Here's my response to this week's challenge:
This week’s challenge is from a post titled, “The Horrible Truth about Religion.”
It says, “Worshiping gods is futile and is nothing more than an ancient practice by weak-minded and superstitious people. It has no place in the 21st century. The reason we have life in this world is to experience life in this world, not to spend our entire lives studying an old book looking up to the sky and worshiping an invisible ruler in another realm.”
If I wrote a textbook on logical fallacies, or mistakes in thinking, I would include this challenge at the beginning of that textbook because it is a perfect example of mistakes in thinking. There are a number of different fallacies all wrapped up in one paragraph, like a banquet of fallacies.
Let’s go with the food metaphor. First, the appetizer. This challenge commits an ad hominem fallacy. An ad hominem fallacy occurs when a person attacks another person or their character rather than the argument itself. In this example, the person calls people who believe in God weak-minded or superstitious. This is no different than when you were in elementary school and someone at recess called you ugly and said your mother dresses you funny. Its just name-calling. It may be the people who believe in God are weak-minded, but whether God exists or not has nothing to do with whether his followers are weak-minded. They could be entirely buffoons, and it wouldn’t change whether God exists or not.
It reminds me of the 20th century writer and philosopher Elbert Hubbard. He used to say, “When you can’t answer a man’s argument, all is not lost. You can still call him vile names.” The point he’s making is that often times when people don’t have a substantive argument to offer against another person’s view, they simply resort to name-calling, and that’s precisely what’s going on in this example.
It makes me wonder what the person who wrote this challenge would think of the following list of people who all believe in God. For example, Sir Isaac Newton, Lord Kelvin, Copernicus, Galileo, and Francis Collins (who used to head up the Human Genome Project) were or are believers in God, so are you going to call these people weak-minded? It seems like a stretch.
That’s the appetizer, how about the salad? The second problem that occurs in this particular challenge is that it commits what’s called a straw man fallacy. It’s where you take a person’s view point and you misrepresent or mischaracterize it in such a way that it’s a lot easier to attack than the actual argument that the person holds. This is precisely what this challenge does. It takes our view and mischaracterizes it as simply primitive people, looking to the sky, and believing in rulers that exist in another realm –almost as if we believe in Thor.
Of course, this is not the Christian theistic position. The theistic position is that we have philosophical, scientific, and theological arguments for our view. We have substantive reasons that have been thought out for hundreds, and in some cases thousands, of years. This challenge does not engage those arguments at all.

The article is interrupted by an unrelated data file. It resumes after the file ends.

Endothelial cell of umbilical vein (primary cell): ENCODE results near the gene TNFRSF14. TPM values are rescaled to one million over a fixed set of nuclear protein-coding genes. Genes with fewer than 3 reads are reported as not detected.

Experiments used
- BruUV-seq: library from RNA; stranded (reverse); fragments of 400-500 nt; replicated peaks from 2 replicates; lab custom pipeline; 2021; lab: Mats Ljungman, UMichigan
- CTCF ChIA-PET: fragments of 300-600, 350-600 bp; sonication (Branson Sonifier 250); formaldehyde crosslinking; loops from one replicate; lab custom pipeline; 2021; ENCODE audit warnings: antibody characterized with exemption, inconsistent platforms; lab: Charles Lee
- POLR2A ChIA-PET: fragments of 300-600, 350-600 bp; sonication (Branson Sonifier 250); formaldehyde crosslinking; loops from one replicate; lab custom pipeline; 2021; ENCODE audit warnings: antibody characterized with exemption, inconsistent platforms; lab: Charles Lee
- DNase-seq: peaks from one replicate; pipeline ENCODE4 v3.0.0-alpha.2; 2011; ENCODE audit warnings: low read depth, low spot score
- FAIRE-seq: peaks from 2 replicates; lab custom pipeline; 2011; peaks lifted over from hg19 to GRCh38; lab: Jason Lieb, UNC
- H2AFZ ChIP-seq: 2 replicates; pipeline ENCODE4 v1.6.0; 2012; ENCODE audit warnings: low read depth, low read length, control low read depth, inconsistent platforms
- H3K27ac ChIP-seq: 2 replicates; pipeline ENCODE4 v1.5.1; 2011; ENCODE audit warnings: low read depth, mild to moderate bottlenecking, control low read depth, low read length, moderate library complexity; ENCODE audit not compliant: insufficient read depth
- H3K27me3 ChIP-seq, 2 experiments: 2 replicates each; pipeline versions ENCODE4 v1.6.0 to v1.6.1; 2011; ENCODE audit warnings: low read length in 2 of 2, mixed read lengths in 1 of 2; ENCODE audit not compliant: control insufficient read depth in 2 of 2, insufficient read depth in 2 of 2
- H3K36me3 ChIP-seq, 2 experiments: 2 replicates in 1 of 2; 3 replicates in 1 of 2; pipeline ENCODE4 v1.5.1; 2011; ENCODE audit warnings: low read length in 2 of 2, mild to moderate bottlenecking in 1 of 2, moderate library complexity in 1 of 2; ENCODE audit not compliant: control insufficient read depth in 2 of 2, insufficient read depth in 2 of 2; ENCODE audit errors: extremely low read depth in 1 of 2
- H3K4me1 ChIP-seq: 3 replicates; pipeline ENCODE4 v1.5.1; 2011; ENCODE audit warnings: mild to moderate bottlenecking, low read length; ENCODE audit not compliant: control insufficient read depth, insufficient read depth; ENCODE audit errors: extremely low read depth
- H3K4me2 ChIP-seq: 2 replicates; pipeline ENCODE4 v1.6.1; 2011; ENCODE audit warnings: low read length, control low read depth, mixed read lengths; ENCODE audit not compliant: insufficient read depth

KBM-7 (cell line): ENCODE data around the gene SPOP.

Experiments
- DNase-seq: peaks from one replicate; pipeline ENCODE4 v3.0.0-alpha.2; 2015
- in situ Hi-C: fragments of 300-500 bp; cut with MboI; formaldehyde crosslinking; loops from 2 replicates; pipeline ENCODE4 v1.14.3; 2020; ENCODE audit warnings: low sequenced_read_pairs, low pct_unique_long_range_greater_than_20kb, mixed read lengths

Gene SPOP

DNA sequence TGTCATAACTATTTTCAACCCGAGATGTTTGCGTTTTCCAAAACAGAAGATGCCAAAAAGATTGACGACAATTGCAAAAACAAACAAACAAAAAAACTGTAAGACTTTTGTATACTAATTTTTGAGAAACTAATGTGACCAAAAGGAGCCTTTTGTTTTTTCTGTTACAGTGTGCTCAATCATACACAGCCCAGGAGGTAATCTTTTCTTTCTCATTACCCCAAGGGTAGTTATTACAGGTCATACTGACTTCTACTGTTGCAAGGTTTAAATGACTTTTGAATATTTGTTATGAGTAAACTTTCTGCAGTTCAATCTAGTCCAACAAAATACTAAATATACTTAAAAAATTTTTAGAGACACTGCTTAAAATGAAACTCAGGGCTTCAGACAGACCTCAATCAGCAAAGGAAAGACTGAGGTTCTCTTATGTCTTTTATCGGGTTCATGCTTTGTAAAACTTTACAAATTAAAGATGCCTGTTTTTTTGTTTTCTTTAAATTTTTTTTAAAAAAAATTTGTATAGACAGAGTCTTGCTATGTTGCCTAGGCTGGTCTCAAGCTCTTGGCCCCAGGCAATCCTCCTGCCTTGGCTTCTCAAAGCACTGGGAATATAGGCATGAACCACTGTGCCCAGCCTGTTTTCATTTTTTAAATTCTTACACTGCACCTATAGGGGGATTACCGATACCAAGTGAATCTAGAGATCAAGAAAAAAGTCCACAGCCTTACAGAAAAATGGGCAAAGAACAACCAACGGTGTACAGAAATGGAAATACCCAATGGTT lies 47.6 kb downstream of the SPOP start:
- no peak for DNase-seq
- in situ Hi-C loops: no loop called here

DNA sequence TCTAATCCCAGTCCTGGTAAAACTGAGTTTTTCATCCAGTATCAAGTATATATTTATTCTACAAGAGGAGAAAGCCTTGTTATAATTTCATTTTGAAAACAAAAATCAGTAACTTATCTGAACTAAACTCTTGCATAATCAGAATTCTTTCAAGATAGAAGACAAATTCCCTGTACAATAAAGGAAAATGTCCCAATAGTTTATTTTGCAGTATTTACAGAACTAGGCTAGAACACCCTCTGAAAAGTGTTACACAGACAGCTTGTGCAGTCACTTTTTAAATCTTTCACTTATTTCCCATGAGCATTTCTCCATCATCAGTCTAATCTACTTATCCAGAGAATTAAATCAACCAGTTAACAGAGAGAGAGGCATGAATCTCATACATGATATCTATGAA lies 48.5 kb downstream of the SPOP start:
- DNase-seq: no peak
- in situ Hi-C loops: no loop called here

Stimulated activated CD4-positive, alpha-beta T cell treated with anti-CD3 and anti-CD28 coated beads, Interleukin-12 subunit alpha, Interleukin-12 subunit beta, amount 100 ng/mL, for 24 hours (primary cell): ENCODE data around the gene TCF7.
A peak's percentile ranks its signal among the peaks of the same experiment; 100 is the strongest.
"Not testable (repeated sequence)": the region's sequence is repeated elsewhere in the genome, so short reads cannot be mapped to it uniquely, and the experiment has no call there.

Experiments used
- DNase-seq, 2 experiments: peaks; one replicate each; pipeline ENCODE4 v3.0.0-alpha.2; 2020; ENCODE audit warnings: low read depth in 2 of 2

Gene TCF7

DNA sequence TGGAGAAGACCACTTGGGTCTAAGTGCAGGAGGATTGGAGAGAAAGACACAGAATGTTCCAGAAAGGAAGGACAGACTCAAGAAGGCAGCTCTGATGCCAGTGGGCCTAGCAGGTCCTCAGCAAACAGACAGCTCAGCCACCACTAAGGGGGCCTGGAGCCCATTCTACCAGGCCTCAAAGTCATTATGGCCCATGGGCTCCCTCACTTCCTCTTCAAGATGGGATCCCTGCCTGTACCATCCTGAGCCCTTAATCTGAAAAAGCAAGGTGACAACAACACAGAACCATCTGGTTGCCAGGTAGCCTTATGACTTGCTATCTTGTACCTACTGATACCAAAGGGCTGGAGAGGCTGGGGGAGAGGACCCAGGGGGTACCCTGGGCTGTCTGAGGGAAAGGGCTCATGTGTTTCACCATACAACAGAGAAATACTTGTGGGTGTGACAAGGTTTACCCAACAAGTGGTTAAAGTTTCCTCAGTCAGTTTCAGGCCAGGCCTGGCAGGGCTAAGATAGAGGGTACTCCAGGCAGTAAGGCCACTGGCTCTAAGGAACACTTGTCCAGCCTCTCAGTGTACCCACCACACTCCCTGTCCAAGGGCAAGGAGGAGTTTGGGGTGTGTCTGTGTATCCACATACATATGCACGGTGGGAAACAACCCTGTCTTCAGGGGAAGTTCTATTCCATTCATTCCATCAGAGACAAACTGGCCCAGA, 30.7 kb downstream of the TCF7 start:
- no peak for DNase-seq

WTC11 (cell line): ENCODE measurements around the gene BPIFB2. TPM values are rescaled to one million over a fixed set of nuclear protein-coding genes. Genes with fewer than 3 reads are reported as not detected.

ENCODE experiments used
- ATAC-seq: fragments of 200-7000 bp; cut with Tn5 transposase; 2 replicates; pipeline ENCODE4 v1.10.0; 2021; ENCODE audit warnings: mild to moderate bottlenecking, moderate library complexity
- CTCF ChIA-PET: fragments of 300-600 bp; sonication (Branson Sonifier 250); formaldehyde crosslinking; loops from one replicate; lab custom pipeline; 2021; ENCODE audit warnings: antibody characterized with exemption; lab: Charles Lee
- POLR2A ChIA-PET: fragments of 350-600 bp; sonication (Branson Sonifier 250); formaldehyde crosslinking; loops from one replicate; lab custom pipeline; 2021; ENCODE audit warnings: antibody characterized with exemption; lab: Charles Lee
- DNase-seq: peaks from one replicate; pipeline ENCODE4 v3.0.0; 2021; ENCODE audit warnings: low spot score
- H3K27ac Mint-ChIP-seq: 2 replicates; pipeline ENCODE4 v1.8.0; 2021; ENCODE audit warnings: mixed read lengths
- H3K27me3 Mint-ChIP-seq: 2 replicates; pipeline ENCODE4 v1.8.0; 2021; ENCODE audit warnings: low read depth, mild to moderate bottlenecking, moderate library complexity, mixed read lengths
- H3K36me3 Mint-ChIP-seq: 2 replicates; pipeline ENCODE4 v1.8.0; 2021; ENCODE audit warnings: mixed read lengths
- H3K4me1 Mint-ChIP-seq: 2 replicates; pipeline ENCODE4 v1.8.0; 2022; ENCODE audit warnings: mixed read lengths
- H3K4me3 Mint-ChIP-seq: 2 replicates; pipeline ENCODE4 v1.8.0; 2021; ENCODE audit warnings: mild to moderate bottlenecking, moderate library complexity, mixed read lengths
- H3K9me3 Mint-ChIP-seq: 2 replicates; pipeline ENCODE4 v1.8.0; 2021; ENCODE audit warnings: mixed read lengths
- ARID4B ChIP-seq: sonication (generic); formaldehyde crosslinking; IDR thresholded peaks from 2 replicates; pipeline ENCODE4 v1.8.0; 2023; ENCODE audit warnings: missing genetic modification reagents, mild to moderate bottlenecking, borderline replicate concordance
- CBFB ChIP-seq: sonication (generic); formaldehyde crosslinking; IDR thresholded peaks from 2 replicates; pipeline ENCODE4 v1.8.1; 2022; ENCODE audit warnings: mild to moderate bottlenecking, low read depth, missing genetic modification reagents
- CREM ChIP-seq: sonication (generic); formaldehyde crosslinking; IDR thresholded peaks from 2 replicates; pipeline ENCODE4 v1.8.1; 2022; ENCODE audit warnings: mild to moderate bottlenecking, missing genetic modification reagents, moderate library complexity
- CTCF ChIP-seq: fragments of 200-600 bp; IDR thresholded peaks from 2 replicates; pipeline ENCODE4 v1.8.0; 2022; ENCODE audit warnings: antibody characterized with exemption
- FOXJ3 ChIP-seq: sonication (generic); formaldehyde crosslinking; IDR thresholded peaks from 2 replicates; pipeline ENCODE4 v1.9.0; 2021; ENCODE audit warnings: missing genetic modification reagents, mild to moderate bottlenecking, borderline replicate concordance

It is possible that our arguments are mistaken. It is possible that we’ve made some missteps in thinking. However, you can’t simply dismiss our view or mischaracterize it in such a way where it’s a lot easier to attack, and ignore the arguments that we’ve offered for a long time. This challenge misrepresents our view and then attacks a view that we don’t really hold.
Now for the main course. This challenge begs the question. To put it another way, it assumes what it’s trying to prove. Allegedly, the point of this challenge is to say that worshiping gods is futile because God doesn’t exist. However, that would only be true if God actually doesn’t exist. Notice, that’s not proven here. There’s no evidence given for that claim. It’s simply assumed to be true. It first needs to be demonstrated that God actually doesn’t exist before it makes any sense to say that it’s futile to worship gods.
This challenge isn’t an argument at all. It’s merely a string of assertions. Every one has assertions and opinions, but it’s an entirely different case to make a substantive argument in favor of those opinions. This challenge doesn’t do that. Instead, it assumes what it’s trying to prove without offering any arguments for the claim that God doesn’t actually exist.
For the dessert, let me make one final comment. There’s a sentence in this challenge that’s rather peculiar to me. It says, “The reason for life in this world is to experience life in this world.” Besides sounding profoundly unsatisfactory, I’m curious, where do they get their reason for life in this world if there’s no god, and we just evolved from stardust? If we have no soul, and when we die we are going to enter into a state of unconsciousness for all eternity in the future, then where do they get the meaning of life? It makes no sense, and I suggest they only have three options.
The first option is to say there actually is no meaning to life. The second option is to say that we’ll just assert that there is a meaning to life. We’ll just invent a meaning to life, but in reality there actually isn’t one. This is simply a placebo. They’re just saying there’s a meaning to life when there actually isn’t. The third option is to borrow the meaning of life from some other worldview, namely the Christian theistic worldview which believes that life is pregnant with meaning and that all sorts of things that we do have purpose.
Bottom line is that this challenge fails because it is simply a series or a string of assertions with no evidence or reasons to back it up. At least we can give it props for giving us examples of a number of different logical fallacies all wrapped up into one paragraph.